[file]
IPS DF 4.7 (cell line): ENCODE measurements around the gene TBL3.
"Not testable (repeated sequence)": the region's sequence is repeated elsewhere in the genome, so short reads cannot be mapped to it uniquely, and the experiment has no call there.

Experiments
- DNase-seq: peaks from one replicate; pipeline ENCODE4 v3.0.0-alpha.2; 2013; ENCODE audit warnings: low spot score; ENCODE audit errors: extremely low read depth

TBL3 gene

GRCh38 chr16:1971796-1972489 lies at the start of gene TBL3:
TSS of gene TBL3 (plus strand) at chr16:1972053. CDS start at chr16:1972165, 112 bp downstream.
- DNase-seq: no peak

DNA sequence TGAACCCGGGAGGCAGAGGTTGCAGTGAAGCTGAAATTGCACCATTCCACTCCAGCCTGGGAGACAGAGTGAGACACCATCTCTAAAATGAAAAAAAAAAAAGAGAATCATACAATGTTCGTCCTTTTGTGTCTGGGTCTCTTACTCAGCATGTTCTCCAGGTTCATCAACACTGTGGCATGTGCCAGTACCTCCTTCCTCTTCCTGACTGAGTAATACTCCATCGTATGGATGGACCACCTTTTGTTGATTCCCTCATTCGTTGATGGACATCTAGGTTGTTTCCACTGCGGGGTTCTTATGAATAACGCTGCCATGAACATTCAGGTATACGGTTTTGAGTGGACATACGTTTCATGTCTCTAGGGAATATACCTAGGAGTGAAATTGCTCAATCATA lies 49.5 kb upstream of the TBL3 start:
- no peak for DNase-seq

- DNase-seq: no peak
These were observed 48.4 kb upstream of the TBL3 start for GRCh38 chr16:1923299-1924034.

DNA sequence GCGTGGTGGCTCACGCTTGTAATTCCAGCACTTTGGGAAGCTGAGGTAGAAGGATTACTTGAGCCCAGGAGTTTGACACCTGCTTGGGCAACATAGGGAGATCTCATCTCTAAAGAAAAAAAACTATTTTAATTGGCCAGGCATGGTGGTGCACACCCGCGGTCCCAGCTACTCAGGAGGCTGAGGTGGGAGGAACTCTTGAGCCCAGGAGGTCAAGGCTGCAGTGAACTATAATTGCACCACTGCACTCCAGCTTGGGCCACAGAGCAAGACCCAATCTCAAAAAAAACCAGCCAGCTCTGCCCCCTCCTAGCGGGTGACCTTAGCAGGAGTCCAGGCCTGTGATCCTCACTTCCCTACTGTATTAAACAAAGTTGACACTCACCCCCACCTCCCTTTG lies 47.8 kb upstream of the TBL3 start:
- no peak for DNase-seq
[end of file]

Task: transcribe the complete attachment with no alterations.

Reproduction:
IPS DF 4.7 (cell line): ENCODE measurements around the gene TBL3.
"Not testable (repeated sequence)": the region's sequence is repeated elsewhere in the genome, so short reads cannot be mapped to it uniquely, and the experiment has no call there.

Experiments
- DNase-seq: peaks from one replicate; pipeline ENCODE4 v3.0.0-alpha.2; 2013; ENCODE audit warnings: low spot score; ENCODE audit errors: extremely low read depth

TBL3 gene

GRCh38 chr16:1971796-1972489 lies at the start of gene TBL3:
TSS of gene TBL3 (plus strand) at chr16:1972053. CDS start at chr16:1972165, 112 bp downstream.
- DNase-seq: no peak

DNA sequence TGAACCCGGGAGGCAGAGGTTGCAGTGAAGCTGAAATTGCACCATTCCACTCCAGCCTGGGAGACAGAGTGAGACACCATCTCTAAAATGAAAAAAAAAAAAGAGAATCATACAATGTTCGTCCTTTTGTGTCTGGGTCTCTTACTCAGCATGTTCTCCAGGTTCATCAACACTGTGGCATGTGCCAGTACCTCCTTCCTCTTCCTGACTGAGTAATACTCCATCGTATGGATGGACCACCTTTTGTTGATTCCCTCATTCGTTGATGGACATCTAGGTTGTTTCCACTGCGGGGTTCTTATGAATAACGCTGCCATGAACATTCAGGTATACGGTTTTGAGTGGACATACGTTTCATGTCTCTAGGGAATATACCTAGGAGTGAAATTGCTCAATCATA lies 49.5 kb upstream of the TBL3 start:
- no peak for DNase-seq

- DNase-seq: no peak
These were observed 48.4 kb upstream of the TBL3 start for GRCh38 chr16:1923299-1924034.

DNA sequence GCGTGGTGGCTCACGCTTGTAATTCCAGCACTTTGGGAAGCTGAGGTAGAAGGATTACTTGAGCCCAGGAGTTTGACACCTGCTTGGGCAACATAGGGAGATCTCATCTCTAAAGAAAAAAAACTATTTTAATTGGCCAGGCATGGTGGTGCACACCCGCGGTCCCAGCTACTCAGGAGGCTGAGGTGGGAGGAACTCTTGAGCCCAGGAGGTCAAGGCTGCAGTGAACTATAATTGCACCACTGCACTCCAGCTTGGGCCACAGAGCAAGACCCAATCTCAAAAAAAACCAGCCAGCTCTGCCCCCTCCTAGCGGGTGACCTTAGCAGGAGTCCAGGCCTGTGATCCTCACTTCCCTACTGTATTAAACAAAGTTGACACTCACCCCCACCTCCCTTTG lies 47.8 kb upstream of the TBL3 start:
- no peak for DNase-seq